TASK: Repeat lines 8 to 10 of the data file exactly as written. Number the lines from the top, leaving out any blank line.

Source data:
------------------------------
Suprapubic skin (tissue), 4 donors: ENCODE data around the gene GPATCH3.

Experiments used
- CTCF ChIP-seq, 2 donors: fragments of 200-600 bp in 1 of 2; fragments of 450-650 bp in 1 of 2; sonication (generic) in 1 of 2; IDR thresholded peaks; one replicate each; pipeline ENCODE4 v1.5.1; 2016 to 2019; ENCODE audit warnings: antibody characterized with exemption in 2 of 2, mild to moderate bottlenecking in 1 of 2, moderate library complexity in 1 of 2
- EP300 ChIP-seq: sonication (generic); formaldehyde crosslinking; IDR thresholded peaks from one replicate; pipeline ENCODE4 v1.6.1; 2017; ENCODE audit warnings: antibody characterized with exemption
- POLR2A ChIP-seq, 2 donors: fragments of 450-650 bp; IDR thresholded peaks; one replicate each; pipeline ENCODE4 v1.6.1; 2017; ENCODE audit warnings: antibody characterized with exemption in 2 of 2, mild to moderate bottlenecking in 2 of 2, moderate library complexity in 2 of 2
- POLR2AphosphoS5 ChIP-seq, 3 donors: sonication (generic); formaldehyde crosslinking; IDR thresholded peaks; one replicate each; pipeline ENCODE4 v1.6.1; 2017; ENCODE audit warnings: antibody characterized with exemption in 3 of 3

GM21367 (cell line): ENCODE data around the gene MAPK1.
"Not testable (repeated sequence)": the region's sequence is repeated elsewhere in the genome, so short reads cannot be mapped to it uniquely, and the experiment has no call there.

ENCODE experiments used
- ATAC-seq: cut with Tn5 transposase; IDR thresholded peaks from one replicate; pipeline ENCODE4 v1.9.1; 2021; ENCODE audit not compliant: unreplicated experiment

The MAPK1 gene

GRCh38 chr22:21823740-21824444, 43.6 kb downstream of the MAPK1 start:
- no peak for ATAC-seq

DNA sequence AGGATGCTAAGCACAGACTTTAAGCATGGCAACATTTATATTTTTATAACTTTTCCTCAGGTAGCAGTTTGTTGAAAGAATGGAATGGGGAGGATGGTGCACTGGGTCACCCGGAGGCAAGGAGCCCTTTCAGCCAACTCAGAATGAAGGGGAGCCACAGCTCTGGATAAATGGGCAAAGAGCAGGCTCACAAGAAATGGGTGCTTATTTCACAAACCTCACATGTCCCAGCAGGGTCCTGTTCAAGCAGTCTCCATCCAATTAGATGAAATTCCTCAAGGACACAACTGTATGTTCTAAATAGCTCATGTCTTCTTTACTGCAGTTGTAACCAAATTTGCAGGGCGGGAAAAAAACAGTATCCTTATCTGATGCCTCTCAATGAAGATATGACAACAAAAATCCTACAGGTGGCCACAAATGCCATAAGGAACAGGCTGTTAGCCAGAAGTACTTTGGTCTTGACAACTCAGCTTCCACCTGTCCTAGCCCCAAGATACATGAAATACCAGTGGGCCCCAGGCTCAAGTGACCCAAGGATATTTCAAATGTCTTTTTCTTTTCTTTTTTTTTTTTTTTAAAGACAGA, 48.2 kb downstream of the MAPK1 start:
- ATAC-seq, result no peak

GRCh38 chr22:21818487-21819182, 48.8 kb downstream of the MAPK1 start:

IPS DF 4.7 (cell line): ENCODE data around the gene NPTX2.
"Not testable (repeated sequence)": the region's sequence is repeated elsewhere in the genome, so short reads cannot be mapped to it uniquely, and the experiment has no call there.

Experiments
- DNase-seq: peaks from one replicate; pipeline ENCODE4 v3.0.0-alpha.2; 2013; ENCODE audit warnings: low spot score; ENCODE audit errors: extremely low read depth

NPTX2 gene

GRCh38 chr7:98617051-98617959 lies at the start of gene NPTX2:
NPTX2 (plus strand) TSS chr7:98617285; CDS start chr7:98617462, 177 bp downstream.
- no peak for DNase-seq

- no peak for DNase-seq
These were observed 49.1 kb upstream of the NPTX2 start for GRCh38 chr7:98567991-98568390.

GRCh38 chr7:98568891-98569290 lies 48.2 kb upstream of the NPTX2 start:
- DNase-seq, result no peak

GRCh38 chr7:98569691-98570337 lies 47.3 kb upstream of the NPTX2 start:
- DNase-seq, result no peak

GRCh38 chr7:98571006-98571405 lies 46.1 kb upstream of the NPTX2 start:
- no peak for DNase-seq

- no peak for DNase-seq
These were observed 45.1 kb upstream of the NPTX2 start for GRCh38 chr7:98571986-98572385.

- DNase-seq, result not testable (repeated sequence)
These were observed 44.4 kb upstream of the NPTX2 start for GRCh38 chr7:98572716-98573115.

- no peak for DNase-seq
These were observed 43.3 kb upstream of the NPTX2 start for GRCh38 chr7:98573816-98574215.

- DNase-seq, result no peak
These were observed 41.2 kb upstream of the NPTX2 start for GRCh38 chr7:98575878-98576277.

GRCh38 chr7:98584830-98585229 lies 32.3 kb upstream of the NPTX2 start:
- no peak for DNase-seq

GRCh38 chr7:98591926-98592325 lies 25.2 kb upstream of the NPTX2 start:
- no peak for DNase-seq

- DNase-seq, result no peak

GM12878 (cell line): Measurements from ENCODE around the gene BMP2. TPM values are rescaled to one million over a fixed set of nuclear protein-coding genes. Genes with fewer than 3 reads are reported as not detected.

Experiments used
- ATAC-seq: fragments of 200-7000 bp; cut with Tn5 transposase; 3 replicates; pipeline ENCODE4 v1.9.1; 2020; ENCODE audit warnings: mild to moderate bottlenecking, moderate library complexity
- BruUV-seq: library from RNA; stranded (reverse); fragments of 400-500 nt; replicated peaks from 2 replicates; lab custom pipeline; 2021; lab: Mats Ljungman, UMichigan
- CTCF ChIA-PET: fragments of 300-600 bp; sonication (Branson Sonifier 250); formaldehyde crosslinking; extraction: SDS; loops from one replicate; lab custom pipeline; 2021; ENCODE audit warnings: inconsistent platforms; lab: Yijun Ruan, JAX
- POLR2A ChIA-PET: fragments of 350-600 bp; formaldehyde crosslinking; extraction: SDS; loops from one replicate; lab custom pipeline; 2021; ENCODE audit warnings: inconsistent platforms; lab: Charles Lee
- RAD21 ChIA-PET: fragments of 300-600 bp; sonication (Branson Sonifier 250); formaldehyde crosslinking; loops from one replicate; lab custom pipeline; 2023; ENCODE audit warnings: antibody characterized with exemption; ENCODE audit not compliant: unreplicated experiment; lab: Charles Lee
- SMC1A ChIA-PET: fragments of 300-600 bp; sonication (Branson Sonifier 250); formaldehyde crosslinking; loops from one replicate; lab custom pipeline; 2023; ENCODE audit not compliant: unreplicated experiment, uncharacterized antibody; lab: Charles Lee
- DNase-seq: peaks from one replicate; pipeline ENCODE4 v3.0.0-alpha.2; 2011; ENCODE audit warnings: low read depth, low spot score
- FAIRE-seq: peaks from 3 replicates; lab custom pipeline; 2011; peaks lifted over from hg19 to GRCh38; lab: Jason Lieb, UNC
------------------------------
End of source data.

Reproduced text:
"Not testable (repeated sequence)": the region's sequence is repeated elsewhere in the genome, so short reads cannot be mapped to it uniquely, and the experiment has no call there.

ENCODE experiments used
- ATAC-seq: cut with Tn5 transposase; IDR thresholded peaks from one replicate; pipeline ENCODE4 v1.9.1; 2021; ENCODE audit not compliant: unreplicated experiment